"If left to me, I would have chosen neither [films nor politics] as a career..."
This is what Dr. J. Jayalalithaa—with a heavy heart I correct myself, the late Dr. J. Jayalalithaa—said in a television interview in 1999. On her passing yesterday, she was referred to as the "reluctant artiste" and the "reluctant politician". The iconic lady herself has confirmed this in the said interview that she did not have much say, as her career in the films was decided by her mother and her political career was shaped by her mentor, the late Dr. M.G. Ramachandran, former Chief Minister of Tamil Nadu.
She was, however, never a reluctant leader. The unbounded sea of humanity that lined up to pay last respects to their beloved Amma and the long list of dignitaries, including the President and Prime Minister, who paid moving homage to the departed Chief Minister bear adequate testimony to the enormous respect Jayalalithaa commanded among supporters and adversaries alike.
Generations to come may not see an undisputed leader, a compassionate human being and a spirited fighter of the stature of Amma.
She lived her life on a battlefield, continuously tormented by her political archrival, but conquered every adversity and won an indelible place in the hearts of millions of people, transcending geographical barriers. She faced cheer and gloom in equal measures but with a great degree of composure and fortitude. In living her life the way she did, she attained the larger than life image she has left behind. Generations to come may not see an undisputed leader, a compassionate human being and a spirited fighter of the stature of Amma. Such of us who had the good fortune to live during her times will draw inspiration from her life.
Like any other personality who has left a mark on history, she did have her own flaws. She was quite temperamental and seemingly impatient many a time. She could be inaccessible when she did not want to meet someone. Her rivals alleged that administrative decisions could not be taken due to her indifference. She was extremely authoritarian. The most vocal criticism was directed towards the sycophancy that her party's legislators and cadre alike displayed and the reasons for this subservience were attributed to her. During her first term in power (1991-1996) there was the rather forgettable display of power and wealth, particularly during the wedding of her adopted son (whom she disowned later). She seemed to have believed that power was a permanent companion only to be rudely reminded in the subsequent assembly elections in 1996 when her party won only 4 out of the 234 seats and she herself suffered defeat from the Bargur constituency.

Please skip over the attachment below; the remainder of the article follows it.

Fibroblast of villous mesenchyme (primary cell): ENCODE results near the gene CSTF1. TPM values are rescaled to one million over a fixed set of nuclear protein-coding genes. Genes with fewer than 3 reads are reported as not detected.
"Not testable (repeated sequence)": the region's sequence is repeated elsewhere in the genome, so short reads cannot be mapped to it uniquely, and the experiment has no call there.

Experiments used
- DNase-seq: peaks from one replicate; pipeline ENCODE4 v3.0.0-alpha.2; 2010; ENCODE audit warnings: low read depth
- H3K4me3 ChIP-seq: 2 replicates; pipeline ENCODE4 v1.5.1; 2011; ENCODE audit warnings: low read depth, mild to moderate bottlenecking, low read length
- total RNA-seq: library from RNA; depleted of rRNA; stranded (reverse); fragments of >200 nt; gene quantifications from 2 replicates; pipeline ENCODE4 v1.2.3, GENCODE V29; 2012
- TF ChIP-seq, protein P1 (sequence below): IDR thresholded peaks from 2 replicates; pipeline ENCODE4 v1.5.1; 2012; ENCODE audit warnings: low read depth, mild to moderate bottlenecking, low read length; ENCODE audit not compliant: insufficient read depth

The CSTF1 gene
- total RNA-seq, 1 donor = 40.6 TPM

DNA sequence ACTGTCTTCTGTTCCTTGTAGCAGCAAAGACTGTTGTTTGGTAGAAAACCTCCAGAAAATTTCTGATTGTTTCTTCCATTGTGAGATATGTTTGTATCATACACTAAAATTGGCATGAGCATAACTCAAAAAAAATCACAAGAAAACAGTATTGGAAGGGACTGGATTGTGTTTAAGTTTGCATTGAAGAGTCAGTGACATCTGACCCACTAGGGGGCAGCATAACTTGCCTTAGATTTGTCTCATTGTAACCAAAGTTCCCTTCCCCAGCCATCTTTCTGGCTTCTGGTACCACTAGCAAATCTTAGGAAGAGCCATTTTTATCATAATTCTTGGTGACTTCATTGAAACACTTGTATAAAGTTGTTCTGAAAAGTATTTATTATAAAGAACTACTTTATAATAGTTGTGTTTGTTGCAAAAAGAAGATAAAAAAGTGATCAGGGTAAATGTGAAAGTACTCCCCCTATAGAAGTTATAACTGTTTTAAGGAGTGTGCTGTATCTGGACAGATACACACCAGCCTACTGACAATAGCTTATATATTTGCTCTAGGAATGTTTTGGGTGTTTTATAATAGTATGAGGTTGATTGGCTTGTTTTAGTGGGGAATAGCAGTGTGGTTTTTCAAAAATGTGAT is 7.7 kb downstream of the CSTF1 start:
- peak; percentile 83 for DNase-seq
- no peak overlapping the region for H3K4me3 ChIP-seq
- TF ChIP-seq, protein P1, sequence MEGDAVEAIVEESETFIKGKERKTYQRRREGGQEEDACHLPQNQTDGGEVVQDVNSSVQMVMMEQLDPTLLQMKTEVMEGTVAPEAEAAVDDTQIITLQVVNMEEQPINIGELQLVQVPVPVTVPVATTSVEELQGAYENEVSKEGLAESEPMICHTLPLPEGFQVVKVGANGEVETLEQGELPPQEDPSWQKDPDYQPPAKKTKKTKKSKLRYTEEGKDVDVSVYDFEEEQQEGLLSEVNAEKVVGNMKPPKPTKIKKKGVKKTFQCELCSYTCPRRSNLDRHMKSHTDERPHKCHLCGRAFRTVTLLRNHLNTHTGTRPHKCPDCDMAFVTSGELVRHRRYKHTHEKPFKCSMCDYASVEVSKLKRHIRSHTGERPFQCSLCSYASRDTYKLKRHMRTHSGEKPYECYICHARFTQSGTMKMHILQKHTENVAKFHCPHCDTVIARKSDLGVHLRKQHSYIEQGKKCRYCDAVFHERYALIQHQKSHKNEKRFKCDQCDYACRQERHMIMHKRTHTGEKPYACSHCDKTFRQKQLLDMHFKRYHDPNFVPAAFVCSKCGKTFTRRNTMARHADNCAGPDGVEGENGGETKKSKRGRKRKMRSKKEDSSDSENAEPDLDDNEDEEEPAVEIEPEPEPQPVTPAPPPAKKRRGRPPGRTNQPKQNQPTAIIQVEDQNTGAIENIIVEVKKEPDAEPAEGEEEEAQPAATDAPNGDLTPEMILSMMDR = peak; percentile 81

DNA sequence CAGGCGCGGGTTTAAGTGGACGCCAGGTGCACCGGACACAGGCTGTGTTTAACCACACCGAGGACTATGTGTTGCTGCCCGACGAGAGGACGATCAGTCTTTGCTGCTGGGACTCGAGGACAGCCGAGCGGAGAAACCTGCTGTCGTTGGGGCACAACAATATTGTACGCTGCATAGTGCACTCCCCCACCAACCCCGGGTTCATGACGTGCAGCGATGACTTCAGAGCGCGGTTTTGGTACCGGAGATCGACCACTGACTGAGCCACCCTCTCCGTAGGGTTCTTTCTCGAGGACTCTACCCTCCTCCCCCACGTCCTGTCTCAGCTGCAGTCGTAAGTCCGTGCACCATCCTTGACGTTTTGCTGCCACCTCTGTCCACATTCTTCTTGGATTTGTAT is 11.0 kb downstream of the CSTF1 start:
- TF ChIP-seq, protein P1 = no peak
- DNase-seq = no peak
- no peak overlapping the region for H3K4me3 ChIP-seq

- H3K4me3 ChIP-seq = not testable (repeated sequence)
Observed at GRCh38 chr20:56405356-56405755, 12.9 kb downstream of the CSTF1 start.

In an interview some years later, she was candid enough to admit that everyone makes mistakes and that it is important to learn from these mistakes. Amma was a quick learner as her party was voted to power in 2001, 2011 and 2016. She earned the distinction of retaining power for consecutive terms, the only one achieve this feat in Tamil Nadu after her mentor, M.G.R. Over the course of time, as she transformed into a more mature and very revered leader of the masses, the flaws started becoming invisible.